Black and white photograph of the Transport Workers Union's Queensland branch officers in 1940-1945.

Part of a collection relating to Australian trade unions and the Eight Hour Day. Action taken by stonemasons on 21 April 1856 led to the establishment of the Eight Hour Day, with the government agreeing that workers employed on public works should enjoy an eight hour day with no loss of pay. It was a world first and became emblematic of the rights of labour. In recognition of the significance of this achievement, April 21 was made a public holiday in 1879 and commemorative marches were held each year from 1879 until 1951. The Eight Hour Day holiday was renamed Labour Day in 1934. In 1955 the Labour Day march and celebrations were replaced by Moomba celebrations.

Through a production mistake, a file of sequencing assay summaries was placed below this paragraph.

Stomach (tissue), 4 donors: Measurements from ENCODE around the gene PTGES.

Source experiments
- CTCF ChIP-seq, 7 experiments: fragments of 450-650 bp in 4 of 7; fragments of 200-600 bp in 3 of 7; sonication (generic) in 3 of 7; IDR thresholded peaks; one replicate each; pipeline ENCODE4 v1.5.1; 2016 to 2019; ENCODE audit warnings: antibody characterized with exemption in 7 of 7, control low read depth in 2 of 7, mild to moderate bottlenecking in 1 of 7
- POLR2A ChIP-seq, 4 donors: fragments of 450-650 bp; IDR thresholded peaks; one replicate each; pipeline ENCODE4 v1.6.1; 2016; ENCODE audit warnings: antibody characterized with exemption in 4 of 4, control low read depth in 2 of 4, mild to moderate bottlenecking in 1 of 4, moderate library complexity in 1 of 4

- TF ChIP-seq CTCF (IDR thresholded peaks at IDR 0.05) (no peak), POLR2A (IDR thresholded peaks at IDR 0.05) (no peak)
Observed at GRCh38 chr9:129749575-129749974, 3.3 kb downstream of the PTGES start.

Description of Content

Group of nineteen Transport Workers Union Queensland branch officers in office interior with memorial cups and hats displayed on top of the cupboard in the background. Front row consists of six officers sitting at a table. Back row consists of thirteen officers standing. Most of the men are wearing suits and ties.

Physical Description

Black and white photograph

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